The Shear (Sheer) Moment of Inertia, or The Philosopher’s Shed

Lately I’ve been referring to my Holy Ghost building as a sauna cabana, but maybe an equally good name (especially when talking to the “revenuers” aka the building inspectors) is a Philosopher’s Shed. Since I am committed to my building being a mobile phone and wi-fi-free zone, I will certainly be doing a lot of thinking out there since I’ll have fewer distractions.

Even the planning process feels very philosophical. Yesterday I sat in my local big-box bookstore reading about things like the Golden Section and dynamic rectangles, and today while looking for the answer to a very practical question (which is stronger: a 2 x 6 or a 4 x 4?) I discovered a very philosophical-sounding concept called The Moment of Inertia. Also sounds like a punk band, but I digress.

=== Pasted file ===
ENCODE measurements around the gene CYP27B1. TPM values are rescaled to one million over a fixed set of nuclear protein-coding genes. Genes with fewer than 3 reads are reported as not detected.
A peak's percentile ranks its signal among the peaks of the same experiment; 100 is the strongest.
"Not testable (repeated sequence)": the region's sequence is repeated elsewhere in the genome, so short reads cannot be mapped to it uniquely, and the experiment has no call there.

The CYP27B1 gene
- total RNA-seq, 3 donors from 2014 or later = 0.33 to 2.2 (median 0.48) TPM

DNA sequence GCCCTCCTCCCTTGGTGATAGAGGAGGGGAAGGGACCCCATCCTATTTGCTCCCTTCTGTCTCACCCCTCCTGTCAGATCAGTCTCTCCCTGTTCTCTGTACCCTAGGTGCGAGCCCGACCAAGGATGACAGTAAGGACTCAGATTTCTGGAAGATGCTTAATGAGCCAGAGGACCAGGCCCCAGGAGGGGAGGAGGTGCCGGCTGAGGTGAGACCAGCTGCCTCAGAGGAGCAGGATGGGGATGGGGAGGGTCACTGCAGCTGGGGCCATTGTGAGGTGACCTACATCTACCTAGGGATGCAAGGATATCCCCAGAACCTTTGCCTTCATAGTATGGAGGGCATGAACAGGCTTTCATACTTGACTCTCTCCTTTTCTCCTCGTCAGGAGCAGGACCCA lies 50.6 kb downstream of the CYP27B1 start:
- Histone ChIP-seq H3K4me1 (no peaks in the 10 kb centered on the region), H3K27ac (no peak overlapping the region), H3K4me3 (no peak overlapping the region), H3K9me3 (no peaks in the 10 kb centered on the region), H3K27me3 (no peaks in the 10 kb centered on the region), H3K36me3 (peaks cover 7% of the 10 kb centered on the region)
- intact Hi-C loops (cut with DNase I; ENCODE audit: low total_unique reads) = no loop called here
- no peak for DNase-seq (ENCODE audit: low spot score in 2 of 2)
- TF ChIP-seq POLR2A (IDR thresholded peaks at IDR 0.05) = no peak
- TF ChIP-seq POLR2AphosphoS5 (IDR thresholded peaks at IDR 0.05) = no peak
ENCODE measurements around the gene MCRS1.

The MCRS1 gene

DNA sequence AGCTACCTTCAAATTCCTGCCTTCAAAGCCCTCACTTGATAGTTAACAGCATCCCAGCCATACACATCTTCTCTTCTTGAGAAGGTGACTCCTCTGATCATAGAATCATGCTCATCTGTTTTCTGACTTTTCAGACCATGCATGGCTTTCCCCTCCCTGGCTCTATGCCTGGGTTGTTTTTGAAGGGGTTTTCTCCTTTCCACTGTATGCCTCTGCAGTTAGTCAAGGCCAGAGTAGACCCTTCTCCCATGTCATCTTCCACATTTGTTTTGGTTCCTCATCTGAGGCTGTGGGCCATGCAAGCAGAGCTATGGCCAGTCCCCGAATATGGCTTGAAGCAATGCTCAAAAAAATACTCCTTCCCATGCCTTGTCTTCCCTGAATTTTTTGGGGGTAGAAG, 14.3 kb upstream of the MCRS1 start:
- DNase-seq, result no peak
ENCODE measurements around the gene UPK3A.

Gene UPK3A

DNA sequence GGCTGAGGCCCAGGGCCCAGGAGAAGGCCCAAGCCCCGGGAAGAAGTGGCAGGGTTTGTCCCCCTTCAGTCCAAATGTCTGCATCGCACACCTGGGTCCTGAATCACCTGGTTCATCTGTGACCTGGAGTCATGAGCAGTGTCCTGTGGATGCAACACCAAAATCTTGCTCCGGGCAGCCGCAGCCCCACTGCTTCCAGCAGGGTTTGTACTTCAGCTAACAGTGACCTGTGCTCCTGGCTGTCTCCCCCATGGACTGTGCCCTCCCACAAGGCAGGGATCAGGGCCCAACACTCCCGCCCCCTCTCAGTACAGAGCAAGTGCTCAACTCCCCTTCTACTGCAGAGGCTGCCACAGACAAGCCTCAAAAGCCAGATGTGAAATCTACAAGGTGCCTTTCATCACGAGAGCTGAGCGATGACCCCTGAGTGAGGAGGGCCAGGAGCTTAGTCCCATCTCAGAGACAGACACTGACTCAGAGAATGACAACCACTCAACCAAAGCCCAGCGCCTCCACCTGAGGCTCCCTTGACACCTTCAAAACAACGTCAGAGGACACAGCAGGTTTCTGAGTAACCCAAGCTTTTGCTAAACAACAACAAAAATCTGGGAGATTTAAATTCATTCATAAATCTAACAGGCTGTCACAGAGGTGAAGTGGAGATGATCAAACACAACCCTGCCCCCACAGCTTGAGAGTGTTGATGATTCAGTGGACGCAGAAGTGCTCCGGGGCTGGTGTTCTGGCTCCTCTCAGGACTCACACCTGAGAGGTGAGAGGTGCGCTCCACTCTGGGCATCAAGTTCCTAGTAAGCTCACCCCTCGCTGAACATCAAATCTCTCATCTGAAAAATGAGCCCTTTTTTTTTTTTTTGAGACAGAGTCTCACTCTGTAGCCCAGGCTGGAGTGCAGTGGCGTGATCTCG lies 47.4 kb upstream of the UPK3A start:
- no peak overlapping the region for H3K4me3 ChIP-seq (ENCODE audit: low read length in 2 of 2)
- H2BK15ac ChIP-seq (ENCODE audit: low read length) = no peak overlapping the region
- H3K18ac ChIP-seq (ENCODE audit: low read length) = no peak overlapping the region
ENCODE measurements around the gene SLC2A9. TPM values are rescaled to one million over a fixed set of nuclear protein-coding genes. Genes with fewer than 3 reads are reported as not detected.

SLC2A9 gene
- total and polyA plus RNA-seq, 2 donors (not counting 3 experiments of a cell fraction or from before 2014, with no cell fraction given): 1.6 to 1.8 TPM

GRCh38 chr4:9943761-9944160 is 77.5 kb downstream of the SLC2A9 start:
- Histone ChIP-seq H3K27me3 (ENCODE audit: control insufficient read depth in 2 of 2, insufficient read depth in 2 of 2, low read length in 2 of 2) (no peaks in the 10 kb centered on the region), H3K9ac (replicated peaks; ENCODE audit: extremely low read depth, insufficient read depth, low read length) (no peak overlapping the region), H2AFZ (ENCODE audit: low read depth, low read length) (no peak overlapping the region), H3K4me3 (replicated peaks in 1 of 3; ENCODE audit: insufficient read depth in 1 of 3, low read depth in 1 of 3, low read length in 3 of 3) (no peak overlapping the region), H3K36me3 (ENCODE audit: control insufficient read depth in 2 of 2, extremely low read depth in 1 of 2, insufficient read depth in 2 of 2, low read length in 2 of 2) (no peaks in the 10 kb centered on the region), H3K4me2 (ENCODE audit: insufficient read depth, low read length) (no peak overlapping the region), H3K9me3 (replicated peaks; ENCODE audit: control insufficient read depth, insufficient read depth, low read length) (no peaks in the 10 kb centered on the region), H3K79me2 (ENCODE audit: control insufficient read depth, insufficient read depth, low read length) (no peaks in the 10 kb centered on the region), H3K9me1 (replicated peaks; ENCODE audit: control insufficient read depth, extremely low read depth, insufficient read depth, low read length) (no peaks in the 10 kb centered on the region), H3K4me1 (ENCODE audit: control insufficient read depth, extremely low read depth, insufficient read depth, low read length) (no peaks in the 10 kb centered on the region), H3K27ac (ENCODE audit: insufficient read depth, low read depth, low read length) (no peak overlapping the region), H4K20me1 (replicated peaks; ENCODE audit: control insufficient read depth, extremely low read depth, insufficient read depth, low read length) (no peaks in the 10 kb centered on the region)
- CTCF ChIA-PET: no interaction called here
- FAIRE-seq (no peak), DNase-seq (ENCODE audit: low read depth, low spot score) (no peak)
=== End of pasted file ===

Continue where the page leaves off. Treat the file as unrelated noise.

Everybody knows that change is hard. In my case, I only ever change when the cost of staying the same is greater than the pain of changing.  Likewise, sometimes it’s hard to keep on keeping on, to remain steadfast and upright under adverse conditions.  Personally, I am lousy at self-improvement. But it turns out that’s nothing to be ashamed of: even wood feels the same way, caught between the desire to stand up straight and the desire to bend under stress.

Here’s the math:

And a table:

When building anything, a life, a cabana, a henhouse, the trick is to create the conditions in which it’s easier to stand up than to succumb.